Internet telephony and video-conferencing programs send audio and video over the net using the Real-time Transport Protocol (RTP). RTP is an Internet Engineering Task Force (IETF) standard, whose payload formats are developed in the Audio-Video Transport payload working group (payload).
We have worked within AVT-payload to standardize RTP MIDI, a payload format to send MIDI over networks using RTP. MIDI is a standard for coding the gestures of musical performance -- pressing piano keys, striking drum pads, moving faders, etc).
RFC 6295 normatively defines the RTP MIDI payload format. RFC 4696 is an implementation guide for RTP MIDI. The RFCs were developed in cooperation with the MIDI Manufacturers Association (MMA) and the Motion Pictures Expert Group (MPEG).
RTP MIDI is able to send MIDI over a "lossy" network (a network that loses packets). To prevent "stuck notes" and other artifacts, RTP MIDI uses a feed-forward resiliency system (the recovery journal) to recover from packet loss.
We anticipate three major application areas for RTP MIDI:
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RFC 6295 was approved in 2011, and fixes many document errors in the first RTP MIDI RFC (RFC 4695). See Section 12 of RFC 6295 for a complete change log. Errors in RFC 4696 are documented on its errata page.
This paper, presented at the 117th AES convention, is a good introduction to how RTP MIDI works, and how it fits into the IETF media protocol stack. The AES paper discusses a protocol that is a snapshot of RTP MIDI as it existed in October 2004.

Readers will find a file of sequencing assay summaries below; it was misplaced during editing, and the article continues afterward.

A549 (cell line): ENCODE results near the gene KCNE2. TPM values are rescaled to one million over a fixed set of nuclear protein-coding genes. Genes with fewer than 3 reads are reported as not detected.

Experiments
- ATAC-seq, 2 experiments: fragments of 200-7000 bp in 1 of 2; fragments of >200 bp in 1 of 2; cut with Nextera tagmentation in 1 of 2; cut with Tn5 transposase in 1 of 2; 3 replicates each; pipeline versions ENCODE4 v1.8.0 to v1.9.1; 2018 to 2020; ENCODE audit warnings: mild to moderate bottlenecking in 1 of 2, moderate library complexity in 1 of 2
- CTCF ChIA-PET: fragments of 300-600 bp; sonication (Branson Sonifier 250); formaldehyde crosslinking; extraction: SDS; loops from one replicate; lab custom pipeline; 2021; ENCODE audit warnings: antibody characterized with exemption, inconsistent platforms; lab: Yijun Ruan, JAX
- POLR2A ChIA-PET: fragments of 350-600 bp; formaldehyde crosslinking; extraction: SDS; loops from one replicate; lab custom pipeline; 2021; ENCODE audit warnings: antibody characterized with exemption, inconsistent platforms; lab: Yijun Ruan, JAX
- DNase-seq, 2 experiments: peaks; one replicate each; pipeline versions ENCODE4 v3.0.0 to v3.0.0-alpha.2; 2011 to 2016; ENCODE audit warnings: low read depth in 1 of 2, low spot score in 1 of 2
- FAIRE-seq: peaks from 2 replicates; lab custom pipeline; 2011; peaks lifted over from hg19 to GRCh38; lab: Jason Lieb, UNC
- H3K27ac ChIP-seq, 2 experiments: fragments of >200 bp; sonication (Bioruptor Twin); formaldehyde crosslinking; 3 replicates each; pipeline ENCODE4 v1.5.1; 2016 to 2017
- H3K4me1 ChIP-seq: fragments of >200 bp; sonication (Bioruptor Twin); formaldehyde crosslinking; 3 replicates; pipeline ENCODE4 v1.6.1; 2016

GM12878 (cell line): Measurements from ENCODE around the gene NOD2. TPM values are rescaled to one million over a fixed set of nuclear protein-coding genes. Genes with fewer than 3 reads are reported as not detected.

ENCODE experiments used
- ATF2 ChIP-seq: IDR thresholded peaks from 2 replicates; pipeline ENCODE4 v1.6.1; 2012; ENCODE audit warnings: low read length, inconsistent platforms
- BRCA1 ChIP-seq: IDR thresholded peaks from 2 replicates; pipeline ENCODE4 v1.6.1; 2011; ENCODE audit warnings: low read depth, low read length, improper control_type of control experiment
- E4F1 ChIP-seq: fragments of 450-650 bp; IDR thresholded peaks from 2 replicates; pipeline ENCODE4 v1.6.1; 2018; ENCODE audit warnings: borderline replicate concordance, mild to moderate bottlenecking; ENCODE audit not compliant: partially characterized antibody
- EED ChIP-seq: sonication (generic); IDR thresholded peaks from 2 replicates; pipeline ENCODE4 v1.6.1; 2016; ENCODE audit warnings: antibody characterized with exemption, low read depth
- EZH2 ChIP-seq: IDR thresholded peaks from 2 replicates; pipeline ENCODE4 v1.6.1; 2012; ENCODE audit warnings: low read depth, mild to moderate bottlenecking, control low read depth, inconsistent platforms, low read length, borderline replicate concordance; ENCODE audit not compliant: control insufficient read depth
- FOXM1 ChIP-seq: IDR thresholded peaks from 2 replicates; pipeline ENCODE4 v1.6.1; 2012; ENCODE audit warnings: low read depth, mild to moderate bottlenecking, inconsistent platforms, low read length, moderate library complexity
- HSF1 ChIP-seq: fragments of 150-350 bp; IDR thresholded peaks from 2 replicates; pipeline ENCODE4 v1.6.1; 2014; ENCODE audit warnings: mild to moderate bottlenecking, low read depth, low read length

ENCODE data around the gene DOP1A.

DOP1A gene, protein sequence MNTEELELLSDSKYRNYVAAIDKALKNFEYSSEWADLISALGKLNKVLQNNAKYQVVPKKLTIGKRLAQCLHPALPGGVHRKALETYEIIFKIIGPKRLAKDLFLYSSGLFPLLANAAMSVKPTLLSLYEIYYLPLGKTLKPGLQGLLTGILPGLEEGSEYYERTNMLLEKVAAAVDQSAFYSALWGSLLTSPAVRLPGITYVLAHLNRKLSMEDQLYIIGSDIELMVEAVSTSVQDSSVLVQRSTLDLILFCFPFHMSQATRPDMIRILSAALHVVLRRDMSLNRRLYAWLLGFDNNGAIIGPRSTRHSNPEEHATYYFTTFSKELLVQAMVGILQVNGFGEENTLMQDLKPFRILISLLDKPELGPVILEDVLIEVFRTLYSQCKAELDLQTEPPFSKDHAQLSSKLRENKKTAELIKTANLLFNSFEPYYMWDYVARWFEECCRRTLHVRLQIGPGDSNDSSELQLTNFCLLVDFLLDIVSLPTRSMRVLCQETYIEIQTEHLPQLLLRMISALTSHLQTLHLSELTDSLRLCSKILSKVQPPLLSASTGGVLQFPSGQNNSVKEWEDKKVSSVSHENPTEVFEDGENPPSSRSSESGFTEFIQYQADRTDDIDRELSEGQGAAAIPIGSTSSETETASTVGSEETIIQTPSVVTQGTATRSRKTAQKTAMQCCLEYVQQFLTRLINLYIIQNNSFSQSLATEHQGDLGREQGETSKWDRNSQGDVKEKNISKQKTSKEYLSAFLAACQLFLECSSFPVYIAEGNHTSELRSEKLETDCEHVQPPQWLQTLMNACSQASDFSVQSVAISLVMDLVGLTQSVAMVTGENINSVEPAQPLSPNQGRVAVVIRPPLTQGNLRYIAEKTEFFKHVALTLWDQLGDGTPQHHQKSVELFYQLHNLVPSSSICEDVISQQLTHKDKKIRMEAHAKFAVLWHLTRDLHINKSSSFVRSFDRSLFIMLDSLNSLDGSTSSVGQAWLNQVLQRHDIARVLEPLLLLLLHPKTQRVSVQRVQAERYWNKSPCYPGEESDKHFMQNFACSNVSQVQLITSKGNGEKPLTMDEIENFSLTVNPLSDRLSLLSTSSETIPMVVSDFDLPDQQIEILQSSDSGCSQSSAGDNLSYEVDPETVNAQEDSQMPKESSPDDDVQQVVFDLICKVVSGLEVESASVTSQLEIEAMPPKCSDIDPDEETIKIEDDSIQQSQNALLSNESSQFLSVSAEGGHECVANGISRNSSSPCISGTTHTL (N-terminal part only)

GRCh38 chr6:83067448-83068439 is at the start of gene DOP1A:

In network musical performance applications, one cause of concern is the latency between performers. This paper, presented at the NOSSDAV 2001 conference, discusses latency (and other issues) in network musical performances, in the context of an application that uses a proto-version of RTP MIDI as the network transport.
Apple uses RTP MIDI as the transport layer for the MIDI Network Driver that ships in Mac OS X and iOS. The MIDI Network Driver Protocol document on the Apple developer website describes the MIDI Network Driver session management protocol.
iOS app developers can access RTP MIDI via the MIDINetworkSession Class. Hundreds of iOS apps use RTP MIDI.
Tobias Erichsen has created a MIDI Network Driver for Windows that can interoperate with Apple's RTP MIDI implementation. His driver is free for private, non-commercial use, and is available for download here.
Kiss-Box manufactures Ethernet networking hardware that interoperates with Apple's RTP MIDI implementation. The Kiss-Box RTP MIDI stack was developed by Benoit Bouchez, who also develops embedded implementations of RTP MIDI on a consulting basis (email: beb [dot] digitalaudio [at] free [dot] fr).
Jim Young has written an RTP MIDI stack for Windows 8 using the WinRT API (video).
MidiShare, a realtime operating system for musical applications, includes an RTP MIDI library in its development branch.
The (unofficial) reference implementation for RTP MIDI is the network stack in sfront, an MPEG 4 Structured Audio decoder.
Networking is no longer enabled in the sfront distribution, because we no longer host the required network services. However, the networking source code still ships in the distribution. Developers wishing to examine the network code can download sfront here, and follow these instructions for locating the network source code. Alternatively, we offer a smaller distribution that contains only the network source code (click here to download). Note that the network code (and sfront itself) is BSD-licensed.
John Lazzaro and John Wawrzynek (2004). An RTP Payload Format for MIDI. The 117th Convention of the Audio Engineering Society, October 28-31, 2004, San Francisco, CA. [PDF].
John Lazzaro and John Wawrzynek (2001). A Case for Network Musical Performance. The 11th International Workshop on Network and Operating Systems Support for Digital Audio and Video (NOSSDAV 2001) June 25-26, 2001, Port Jefferson, New York [PDF].